Rumor Rundown: COVID-19 scare tactics, Middle East misinfo and more
This week’s selection of viral rumors plays on people’s fears and exploits partisan beliefs.
NO: The woman in the background in this video of a vaccination clinic in Mexico did not die after receiving a COVID-19 vaccine. YES: She fainted.
Tip: Be wary of posts that seek to connect isolated incidents with COVID-19 vaccines. Anti-vaccination activists continue to use coincidental events, including celebrity deaths, and misleading or out-of-context videos to spread fear and falsehoods about COVID-19 vaccines.
- “Facebook races to remove anti-vaccine profile picture frames” (Lauren Feiner, CNBC).
- “Just 12 People Are Behind Most Vaccine Hoaxes On Social Media, Research Shows” (Shannon Bond, NPR’s All Things Considered).
- “Distancing from the vaccinated: Viral anti-vaccine infertility misinfo reaches new extremes” (April Glaser and Brandy Zadrozny, NBC News).
NO: The video in this tweet does not show Hamas militants firing rockets from populated areas in the Gaza Strip in May 2021. YES: This video has been online since at least June 2018 and was claimed to be related to the conflict in Syria. YES: The above tweet was posted by Ofir Gendelman, Israeli Prime Minister Benjamin Netanyahu’s spokesperson. YES: It has since been deleted.
Note: This video was also used out of context in a December 2019 tweet that claimed it was footage from Tripoli, Libya.
Tip: Photos and videos of rockets being fired, particularly at night, are easy to pass off out of context.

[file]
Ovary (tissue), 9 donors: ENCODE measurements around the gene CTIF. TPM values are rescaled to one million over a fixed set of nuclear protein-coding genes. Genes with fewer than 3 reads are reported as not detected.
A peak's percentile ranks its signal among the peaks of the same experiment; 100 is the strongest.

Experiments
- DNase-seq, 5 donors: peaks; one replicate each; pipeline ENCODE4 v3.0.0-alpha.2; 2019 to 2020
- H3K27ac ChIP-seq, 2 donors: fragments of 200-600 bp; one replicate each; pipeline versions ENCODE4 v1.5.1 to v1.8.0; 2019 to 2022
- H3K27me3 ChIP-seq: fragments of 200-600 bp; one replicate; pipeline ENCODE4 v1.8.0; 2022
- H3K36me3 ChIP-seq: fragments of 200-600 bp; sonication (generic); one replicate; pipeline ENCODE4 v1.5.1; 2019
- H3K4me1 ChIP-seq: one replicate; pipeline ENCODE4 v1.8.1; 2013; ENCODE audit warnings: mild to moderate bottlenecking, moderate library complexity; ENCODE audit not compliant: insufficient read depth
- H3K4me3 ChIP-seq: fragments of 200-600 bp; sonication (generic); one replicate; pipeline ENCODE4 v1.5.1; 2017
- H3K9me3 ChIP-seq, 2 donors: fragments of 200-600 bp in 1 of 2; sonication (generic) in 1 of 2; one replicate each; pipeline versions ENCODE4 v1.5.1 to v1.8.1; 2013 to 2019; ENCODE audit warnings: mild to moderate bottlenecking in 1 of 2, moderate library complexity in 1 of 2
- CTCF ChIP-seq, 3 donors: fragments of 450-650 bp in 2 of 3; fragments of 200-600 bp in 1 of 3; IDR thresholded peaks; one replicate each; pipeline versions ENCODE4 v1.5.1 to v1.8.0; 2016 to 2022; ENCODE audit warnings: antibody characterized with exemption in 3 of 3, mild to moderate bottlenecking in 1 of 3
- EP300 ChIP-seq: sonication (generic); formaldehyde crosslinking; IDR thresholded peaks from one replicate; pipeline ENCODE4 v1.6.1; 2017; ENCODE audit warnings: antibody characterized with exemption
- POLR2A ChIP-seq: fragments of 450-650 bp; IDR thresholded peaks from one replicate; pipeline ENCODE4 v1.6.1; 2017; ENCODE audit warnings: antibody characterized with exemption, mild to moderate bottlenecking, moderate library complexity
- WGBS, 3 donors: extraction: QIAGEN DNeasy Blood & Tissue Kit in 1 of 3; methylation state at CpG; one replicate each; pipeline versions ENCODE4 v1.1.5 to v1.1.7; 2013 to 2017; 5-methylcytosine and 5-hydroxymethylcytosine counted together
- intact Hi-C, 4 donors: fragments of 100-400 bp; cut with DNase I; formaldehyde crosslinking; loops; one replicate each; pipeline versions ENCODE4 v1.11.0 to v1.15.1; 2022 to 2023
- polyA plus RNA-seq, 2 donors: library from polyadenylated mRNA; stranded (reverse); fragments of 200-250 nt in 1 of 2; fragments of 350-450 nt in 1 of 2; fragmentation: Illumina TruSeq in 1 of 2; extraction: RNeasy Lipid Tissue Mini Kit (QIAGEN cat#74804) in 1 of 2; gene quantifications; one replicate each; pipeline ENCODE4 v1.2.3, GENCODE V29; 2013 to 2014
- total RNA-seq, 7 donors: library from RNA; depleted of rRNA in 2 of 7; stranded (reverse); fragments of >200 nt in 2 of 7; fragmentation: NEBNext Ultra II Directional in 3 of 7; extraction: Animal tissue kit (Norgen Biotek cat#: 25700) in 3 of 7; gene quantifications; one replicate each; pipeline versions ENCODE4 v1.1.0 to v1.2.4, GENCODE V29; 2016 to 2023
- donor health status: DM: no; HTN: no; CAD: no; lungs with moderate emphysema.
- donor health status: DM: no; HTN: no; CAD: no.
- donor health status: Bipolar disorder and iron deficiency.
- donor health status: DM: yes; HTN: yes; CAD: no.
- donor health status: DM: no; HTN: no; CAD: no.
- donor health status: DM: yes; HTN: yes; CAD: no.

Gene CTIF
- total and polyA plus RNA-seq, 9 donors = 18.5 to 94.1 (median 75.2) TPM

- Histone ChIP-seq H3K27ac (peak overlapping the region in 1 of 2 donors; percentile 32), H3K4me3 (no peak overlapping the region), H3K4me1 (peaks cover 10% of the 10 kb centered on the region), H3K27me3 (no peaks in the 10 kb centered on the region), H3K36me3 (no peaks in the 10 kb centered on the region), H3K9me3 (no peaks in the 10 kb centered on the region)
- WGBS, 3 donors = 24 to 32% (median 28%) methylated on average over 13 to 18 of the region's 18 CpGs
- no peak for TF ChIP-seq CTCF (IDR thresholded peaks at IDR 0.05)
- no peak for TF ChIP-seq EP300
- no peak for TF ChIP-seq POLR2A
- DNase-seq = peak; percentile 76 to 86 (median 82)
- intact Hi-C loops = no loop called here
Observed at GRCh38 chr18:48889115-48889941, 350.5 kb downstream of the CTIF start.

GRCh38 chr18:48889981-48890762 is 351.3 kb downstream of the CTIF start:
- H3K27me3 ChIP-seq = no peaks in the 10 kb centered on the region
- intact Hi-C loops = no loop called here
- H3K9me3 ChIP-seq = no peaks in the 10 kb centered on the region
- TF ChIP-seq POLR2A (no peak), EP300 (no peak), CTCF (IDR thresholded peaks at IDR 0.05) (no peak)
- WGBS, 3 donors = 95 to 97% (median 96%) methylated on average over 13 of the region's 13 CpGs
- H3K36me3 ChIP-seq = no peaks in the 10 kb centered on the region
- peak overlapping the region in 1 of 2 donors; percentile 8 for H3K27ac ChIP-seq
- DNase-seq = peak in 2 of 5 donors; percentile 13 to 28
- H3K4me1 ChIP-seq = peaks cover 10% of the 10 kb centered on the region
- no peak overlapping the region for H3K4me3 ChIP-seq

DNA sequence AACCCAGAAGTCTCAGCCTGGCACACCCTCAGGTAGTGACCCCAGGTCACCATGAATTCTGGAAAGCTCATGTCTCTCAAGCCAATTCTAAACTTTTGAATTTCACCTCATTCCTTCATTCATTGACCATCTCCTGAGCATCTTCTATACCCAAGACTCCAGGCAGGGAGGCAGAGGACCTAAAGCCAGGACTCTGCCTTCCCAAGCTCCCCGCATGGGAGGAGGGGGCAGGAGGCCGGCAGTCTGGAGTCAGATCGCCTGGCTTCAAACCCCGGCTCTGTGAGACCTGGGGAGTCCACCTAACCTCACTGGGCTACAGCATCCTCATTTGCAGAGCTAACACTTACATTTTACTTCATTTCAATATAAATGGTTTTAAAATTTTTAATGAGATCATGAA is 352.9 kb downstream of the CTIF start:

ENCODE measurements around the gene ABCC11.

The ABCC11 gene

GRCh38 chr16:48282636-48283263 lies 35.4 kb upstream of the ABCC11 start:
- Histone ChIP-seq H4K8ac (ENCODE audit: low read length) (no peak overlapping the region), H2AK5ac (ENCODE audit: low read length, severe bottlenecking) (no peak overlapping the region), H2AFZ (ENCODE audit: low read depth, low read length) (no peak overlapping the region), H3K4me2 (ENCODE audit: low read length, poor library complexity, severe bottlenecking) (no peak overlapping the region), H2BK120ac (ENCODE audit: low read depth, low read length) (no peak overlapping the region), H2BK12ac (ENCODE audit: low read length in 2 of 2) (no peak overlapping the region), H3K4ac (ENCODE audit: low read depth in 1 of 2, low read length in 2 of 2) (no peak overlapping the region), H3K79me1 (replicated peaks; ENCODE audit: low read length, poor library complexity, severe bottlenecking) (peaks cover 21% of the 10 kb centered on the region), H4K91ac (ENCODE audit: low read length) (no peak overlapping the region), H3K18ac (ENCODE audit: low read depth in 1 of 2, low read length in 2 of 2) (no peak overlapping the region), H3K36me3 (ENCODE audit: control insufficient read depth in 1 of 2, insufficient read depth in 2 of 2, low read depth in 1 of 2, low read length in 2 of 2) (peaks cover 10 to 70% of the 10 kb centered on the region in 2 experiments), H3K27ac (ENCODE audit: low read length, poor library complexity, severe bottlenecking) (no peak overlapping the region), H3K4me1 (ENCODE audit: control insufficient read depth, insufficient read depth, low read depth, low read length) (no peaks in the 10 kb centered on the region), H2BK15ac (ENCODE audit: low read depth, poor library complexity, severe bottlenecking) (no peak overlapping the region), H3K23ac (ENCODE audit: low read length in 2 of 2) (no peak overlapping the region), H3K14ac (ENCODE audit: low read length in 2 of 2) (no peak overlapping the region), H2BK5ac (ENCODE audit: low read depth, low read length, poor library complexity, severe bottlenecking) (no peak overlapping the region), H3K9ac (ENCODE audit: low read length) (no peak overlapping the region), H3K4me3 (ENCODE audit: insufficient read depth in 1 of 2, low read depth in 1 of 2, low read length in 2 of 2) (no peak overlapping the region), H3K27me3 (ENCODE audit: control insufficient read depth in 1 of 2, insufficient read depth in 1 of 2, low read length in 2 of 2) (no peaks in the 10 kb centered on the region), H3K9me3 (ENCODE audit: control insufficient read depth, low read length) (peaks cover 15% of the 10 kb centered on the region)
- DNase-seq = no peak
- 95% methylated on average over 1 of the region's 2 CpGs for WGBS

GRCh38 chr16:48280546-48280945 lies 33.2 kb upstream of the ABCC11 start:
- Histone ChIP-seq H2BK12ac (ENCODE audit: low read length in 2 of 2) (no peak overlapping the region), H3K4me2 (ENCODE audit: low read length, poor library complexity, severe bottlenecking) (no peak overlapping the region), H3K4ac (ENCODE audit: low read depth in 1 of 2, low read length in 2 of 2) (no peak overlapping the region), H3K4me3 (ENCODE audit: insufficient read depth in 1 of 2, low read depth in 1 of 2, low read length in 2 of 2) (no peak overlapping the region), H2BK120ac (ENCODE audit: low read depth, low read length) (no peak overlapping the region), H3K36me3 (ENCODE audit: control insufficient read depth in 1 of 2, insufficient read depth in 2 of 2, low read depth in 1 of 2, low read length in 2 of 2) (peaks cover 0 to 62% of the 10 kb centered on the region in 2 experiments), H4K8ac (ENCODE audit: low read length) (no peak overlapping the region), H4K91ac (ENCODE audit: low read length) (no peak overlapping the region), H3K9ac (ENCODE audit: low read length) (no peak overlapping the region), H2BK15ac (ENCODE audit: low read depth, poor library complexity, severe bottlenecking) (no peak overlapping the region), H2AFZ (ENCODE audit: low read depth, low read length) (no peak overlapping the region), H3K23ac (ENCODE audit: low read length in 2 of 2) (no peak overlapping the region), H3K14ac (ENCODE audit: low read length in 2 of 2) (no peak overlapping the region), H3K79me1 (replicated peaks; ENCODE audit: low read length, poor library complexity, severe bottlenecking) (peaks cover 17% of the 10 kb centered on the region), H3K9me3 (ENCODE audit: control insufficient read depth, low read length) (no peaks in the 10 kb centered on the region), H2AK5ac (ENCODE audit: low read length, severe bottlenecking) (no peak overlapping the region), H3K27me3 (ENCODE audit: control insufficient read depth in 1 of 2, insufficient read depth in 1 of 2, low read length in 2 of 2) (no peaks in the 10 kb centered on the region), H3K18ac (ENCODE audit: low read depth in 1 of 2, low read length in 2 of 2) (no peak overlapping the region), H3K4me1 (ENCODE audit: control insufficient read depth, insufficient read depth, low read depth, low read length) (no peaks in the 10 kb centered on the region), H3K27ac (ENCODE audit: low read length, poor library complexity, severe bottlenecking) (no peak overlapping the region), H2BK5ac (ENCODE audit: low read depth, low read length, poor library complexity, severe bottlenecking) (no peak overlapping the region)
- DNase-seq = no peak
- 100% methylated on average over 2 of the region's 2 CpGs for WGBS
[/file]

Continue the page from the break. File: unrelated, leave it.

NO: This TikTok video does not show a barrage of rockets being fired at or from Gaza in May 2021. YES: This video appears to show a test of a multiple launch rocket system (MLRS) and has been online since at least November 2018.
Note: This clip also went viral out of context in January 2020 after Iran fired ballistic missiles at military bases housing U.S. troops in Iraq.
Related: “As violence in Israel and Gaza plays out on social media, activists raise concerns about tech companies’ interference” (Antonia Noori Farzan, The Washington Post).
NO: The U.S. Census Bureau did not confirm any conflicts or problems related to the number of voters in the 2020 presidential election. NO: Census figures do not show that there was “a discrepancy of nearly four million votes” in the election. YES: The total number of votes in the 2020 election exceeded the number of people who reported to the Census Bureau that they had voted. YES: More than 36 million people age 18 and older did not tell the Census Bureau whether or not they voted in the election. YES: Researchers previously have found mismatches between people who say they voted and their actual voting record.
Related: “‘A Perpetual Motion Machine’: How Disinformation Drives Voting Laws” (Maggie Astor, The New York Times).